As international travel gets a tentative restart date of 17 May, many sun-starved Britons are beginning to turn their thoughts to a summer holiday.
Travel will be permitted on a “traffic light” basis, the UK has government has announced, with countries assigned either green, amber or red, depending on the level of risk.
The list will be revealed in early May, according to ministers, but it’s thought that decisions will be made depending on the level of vaccination in the country, as well as the level of infection and the prevalence of any virus variants of concern.
Many European countries have, in turn, said they would be willing to welcome British tourists who have been vaccinated (or who can show a negative PCR test result) this summer, including Greece, Cyprus and Romania.
But some destinations are going even further and offering free vaccines to tourists on arrival, in an attempt to stimulate the summer holiday season.
The archipelago’s tourism minister announced the move would kickstart a new “3V” initiative inviting travellers to “visit, vaccinate, and vacation”.
Abdulla Mausoom told CNBC it would provide a “more convenient” way for people to holiday in the island nation, which is heavily reliant on tourism to bolster its economy – 67 per cent of GDP comes from the travel industry.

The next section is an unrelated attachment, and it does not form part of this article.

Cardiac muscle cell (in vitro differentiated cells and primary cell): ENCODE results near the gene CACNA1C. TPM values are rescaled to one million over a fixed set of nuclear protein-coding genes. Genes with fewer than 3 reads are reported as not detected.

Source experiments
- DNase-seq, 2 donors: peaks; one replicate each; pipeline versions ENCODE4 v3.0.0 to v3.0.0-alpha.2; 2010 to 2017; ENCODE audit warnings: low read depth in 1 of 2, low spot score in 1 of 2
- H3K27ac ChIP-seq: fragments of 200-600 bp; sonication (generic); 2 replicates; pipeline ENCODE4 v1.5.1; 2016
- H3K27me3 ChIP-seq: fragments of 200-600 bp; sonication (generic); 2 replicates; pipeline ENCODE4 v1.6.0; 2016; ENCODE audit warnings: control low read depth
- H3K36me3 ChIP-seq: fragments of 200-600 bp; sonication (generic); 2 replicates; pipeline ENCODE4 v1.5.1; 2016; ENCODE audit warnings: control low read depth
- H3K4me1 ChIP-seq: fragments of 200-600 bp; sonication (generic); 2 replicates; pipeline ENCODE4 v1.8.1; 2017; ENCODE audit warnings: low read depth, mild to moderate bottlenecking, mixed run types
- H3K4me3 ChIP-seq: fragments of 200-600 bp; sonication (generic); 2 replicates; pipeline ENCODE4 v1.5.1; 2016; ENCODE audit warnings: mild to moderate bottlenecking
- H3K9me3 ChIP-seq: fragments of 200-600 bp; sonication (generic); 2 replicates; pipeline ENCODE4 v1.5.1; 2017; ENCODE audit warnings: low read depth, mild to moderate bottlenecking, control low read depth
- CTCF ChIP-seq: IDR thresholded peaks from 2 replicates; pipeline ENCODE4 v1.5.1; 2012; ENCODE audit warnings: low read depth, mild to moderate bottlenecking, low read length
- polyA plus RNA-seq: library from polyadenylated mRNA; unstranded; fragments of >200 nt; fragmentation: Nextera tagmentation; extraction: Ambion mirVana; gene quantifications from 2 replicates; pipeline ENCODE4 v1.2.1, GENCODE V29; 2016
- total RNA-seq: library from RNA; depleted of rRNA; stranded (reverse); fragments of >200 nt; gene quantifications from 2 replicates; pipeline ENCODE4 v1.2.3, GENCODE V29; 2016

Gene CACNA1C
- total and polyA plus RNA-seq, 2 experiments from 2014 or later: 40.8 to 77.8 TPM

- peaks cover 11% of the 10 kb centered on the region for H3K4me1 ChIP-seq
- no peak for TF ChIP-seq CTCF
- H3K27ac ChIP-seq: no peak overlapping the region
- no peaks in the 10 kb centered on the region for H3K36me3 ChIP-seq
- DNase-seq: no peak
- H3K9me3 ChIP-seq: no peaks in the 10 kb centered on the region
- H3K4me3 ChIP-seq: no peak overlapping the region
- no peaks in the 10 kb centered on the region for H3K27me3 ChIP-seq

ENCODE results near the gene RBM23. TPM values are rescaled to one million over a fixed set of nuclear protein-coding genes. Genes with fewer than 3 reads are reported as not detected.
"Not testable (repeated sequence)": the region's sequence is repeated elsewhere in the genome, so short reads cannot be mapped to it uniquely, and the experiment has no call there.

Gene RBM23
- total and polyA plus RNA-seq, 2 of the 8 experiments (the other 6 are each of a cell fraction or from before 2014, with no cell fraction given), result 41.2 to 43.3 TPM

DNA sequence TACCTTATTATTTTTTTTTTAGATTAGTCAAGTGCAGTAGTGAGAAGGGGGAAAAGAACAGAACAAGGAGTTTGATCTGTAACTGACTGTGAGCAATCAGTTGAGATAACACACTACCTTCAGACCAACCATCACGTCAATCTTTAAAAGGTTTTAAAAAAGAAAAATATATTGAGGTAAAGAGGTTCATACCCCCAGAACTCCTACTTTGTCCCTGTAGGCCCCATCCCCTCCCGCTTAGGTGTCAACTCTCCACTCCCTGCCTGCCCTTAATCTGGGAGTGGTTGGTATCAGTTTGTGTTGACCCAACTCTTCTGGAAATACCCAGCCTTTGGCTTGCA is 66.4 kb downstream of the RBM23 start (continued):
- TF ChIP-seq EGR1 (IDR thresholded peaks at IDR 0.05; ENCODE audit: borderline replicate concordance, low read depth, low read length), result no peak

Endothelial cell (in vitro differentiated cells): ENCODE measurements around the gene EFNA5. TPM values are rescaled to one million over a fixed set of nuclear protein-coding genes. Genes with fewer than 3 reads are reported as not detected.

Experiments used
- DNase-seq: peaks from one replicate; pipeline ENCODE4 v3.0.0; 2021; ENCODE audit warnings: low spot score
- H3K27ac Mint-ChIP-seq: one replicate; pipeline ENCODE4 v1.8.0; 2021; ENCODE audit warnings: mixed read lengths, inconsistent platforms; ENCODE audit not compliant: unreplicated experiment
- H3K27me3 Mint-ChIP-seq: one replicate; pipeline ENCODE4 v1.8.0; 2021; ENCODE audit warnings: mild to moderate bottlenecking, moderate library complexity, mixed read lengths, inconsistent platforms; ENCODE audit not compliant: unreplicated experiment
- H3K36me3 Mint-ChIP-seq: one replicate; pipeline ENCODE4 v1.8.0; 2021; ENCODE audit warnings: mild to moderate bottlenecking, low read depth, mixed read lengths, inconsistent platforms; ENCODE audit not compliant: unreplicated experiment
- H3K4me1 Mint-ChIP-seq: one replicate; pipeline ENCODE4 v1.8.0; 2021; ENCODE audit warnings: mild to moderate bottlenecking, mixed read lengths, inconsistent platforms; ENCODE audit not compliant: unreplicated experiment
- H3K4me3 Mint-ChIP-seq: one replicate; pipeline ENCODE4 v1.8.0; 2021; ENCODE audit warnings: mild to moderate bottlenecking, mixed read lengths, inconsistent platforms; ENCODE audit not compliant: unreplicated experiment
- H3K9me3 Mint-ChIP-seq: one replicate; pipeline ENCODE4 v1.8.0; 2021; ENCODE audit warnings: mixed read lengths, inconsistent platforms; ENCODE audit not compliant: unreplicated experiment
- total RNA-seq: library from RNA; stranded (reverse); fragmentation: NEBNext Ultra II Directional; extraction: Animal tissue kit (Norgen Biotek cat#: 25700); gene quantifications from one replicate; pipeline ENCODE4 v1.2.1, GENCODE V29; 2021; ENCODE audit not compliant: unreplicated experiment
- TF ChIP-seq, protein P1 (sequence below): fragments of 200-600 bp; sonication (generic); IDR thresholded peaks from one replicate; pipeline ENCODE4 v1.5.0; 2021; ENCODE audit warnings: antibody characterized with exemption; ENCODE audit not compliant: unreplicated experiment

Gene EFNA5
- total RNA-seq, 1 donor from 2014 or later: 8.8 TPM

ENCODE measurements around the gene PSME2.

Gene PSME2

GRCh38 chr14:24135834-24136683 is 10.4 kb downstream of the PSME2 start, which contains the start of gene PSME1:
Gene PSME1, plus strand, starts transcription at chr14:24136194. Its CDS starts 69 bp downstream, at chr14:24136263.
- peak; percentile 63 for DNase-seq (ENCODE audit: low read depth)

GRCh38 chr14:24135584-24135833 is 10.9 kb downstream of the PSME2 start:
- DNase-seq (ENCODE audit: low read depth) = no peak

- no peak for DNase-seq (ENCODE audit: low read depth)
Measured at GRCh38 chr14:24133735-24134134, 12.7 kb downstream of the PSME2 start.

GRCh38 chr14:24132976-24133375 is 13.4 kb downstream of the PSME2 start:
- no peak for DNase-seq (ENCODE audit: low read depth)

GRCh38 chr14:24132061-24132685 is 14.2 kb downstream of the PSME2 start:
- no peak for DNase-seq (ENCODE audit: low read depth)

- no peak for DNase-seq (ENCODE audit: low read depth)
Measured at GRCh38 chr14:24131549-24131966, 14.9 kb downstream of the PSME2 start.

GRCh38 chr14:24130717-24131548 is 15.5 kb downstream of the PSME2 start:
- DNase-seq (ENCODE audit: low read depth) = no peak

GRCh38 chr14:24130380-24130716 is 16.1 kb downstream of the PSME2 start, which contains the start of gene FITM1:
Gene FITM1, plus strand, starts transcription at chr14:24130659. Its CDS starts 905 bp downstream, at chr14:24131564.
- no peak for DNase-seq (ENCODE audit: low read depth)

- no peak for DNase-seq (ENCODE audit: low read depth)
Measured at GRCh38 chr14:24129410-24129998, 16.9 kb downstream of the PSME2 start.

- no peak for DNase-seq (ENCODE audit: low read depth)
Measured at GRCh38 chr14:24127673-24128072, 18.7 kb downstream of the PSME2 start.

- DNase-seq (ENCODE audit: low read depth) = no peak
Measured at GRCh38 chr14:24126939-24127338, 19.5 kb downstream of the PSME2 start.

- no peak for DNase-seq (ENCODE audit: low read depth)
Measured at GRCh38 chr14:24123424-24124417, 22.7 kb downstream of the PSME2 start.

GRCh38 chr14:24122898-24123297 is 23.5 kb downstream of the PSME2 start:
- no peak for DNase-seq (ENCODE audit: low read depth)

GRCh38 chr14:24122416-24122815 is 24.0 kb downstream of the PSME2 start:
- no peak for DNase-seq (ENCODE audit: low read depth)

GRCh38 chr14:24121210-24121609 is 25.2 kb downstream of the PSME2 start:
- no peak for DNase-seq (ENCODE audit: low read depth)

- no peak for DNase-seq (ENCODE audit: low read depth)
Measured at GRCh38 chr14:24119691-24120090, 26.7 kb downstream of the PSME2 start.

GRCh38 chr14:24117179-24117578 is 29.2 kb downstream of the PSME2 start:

He could not give a timeline for the new vaccination on arrival programme, stating that the country’s first priority was to ensure its own population had received both vaccine doses.
However, Mr Mausoom added that the country’s Health Protection Agency would “very soon” be announcing restriction-free travel for visitors who’ve already been fully vaccinated.
Alaskan governor Mike Dunleavy made the announcement as part of a package of measures to rescue business in the US state’s pandemic-battered tourism industry.
From 1 June, any tourist arriving at one of four Alaska airports – Anchorage, Juneau, Ketchikan and Fairbank – will be able to get a vaccine for free.
The vaccines on offer are those manufactured by Pfizer and Moderna, said Alaska’s director of public health Heidi Hedberg, and tourists will be able to get a second dose of either if they stay in the state for a further 21 or 28 days.
There will be a five-day soft rollout of the programme at Anchorage airport at the end of April.
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